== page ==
Ann Henning Jocelyn, writer and director of "The Sphere of Light: The Anne Boleyn saga as never told before" has asked me to share this information about the play. If you can get to Cambridge in the UK then do go and see it and then let us know what it was like.
Here are the details:
To be presented as a rehearsed reading at the Howard Theatre, Downing College, Cambridge, on July 1st, 2017, at 4 PM and 8 PM.
Tickets at £12/10 from www.adcticketing.com Tel: 01223 300 085.
SPONSORED BY THE HOWARD FOUNDATION.
Ann Henning Jocelyn's intriguing new play unfolds like a detective story, exploring the many mysteries surrounding the fate of the Boleyn family. Whilst thoroughly researched and historically accurate, the play is a character-driven drama focused on gender dynamics and as such timeless and universal.
The author's interest in the subject stems from the discovery that she is married to a descendant of Lord Hunsdon, son of Mary Boleyn and, presumably, King Henry VIII. Decades of research opened up many unanswered questions until finally, an ancient tombstone found at an Irish Tudor castle provided the cue to a highly plausible new scenario.
Her previous plays have been performed in various venues, at home and abroad, including the acclaimed West End production of Only Our Own: “…immensely powerful… it tackles a huge theme with dynamic artistry.” (Loyd Evans, The Spectator).
George Boleyn the Younger, Dean of Lichfield - Keith Chanter
Jane Boleyn, Lady Rochford - Catherine Denning
Mary Boleyn - Eavan Murphy
George Boleyn the Older, Lord Rochford - Rob Madeley
Anne Boleyn, Queen of England - Sarah O’Toole
Elizabeth Boleyn, Countess of Wiltshire & Ormond - Elaine Montgomerie
Balladeer - Rob Madeley
DIRECTED BY Ann Henning Jocelyn.
My interest in the Boleyn family stems from the discovery that I am the wife and mother of two direct descendants of Henry Carey, Lord Hunsdon, son of Mary Boleyn and, presumably, King Henry VIII of England. Hunsdon, first cousin and presumed half-brother to Queen Elizabeth I, rose to eminence during his lifetime. As Lord Chamberlain, he was the patron of Shakespeare’s company, The Lord Chamberlain’s Men. On his death, he was given an impressive memorial in Westminster Abbey, and the Carey family remained close to the crown for centuries.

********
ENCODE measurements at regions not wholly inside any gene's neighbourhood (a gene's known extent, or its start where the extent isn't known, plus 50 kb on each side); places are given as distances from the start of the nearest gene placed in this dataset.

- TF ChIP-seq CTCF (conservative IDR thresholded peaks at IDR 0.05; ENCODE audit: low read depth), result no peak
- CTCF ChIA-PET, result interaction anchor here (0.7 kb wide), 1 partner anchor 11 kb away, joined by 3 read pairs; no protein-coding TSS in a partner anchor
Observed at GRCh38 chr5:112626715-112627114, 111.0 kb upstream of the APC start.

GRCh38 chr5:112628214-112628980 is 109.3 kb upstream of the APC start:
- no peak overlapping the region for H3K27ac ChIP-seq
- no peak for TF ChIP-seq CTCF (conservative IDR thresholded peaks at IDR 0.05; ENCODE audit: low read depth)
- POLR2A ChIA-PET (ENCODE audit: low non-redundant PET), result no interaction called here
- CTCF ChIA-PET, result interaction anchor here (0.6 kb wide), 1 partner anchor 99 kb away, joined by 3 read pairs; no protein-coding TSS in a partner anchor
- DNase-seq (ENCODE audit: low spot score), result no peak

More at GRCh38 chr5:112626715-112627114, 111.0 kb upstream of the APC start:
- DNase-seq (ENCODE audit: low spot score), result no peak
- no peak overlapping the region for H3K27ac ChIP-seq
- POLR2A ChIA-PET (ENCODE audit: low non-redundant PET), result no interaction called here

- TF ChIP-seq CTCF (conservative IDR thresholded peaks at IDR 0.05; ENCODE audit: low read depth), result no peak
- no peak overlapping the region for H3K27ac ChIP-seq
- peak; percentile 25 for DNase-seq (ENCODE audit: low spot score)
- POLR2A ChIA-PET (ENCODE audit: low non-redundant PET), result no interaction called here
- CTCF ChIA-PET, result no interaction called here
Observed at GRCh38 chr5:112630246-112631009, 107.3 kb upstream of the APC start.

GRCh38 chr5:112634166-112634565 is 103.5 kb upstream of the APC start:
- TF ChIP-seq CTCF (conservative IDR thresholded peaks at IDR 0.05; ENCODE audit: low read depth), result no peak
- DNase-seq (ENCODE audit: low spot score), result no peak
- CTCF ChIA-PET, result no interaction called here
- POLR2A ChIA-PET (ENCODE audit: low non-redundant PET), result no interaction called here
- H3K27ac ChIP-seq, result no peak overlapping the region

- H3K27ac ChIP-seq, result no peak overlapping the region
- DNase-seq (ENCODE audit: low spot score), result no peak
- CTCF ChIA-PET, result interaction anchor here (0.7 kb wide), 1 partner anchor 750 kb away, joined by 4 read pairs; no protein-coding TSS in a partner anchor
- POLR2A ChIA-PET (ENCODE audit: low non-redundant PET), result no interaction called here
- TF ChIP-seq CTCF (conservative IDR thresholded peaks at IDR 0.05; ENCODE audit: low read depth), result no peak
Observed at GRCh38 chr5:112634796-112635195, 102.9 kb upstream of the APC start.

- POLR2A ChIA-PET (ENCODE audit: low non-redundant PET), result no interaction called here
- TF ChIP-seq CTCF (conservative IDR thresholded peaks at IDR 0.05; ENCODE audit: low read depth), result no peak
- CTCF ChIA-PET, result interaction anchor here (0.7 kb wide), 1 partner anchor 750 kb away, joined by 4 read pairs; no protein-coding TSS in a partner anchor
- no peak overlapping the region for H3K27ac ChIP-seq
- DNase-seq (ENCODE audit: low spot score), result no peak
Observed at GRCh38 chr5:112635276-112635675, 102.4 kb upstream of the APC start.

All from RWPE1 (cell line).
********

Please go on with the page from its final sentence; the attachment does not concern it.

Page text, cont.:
Having had my curiosity kindled by family sources and myth, I spent decades of research, reading all I could find of published material about the Boleyns. Like many others, I was intrigued by the mysteries surrounding this family: Why was Mary, the king’s sweetheart, suddenly dropped without an explanation? Why were Thomas and George Boleyn, favourites of the king, ignominiously stripped of their high offices in late 1525, only to be gloriously reinstated a few months later? What drove the king to risk so much to make Anne his wife? Why did the ambitious George settle for a loveless marriage of little material or social benefit? Why were Anne and George and four of the king’s friends and close associates executed, on apparently trumped-up charges of adultery, incest and treason? And what induced Jane, first to give fatal evidence against her own husband and sister-in-law, and, at a later date, to encourage Queen Catherine Howard to commit adultery, at the expense of her own head?
The various hypotheses put forward so far all failed to convince me. And then suddenly, to my great surprise, a breakthrough presented itself in the West of Ireland. A lecturer from Galway University mentioned in passing that, in the grounds of Clonony Castle in Co. Offaly, he had come across an old tombstone bearing the following inscription:
“HERE UNDER LEYS ELISABETH AND MARY BULLYN DAUGHTERS OF THOMAS BULLYN SON OF GEORGE BULLYN THE SON OF GEORGE BULLYN VISCOUNT ROCHFORD SON OF SIR THOMAS BULLYN ERLE OF ORMOND AND WILLSHEERE”
Another mystery: historians agree that no evidence exists of George and Jane Boleyn ever having had any offspring. One George Boleyn, documented in the late sixteenth century as Dean of Lichfield, has been dismissed as “some distant relation”. This tombstone, suggesting otherwise, led me to me to a highly plausible explanation that, amazingly, no one else ever seems to have explored. As a playwright, I chose to express my theory dramatically: THE SPHERE OF LIGHT is the result.
My Irish family is still in possession of the only known sixteenth-century painting of Mary Boleyn, as well as a rare oil portrait of Lord Hunsdon. The picture of Mary was stolen in 1990, in an aggravated burglary that cost my father-in-law his life. Twenty-three years later, in 2013, it surfaced in the catalogue of a Paris auction house. Scotland Yard and Interpol were alerted, but the consignor, a private French collector, claimed ownership under French law. It took my son a trip to Paris and some heart-rending negotiation to buy the picture back. Mary is now reunited with her son, tucked away in safe-keeping, though as I write, copies of their likenesses look down at me from the wall.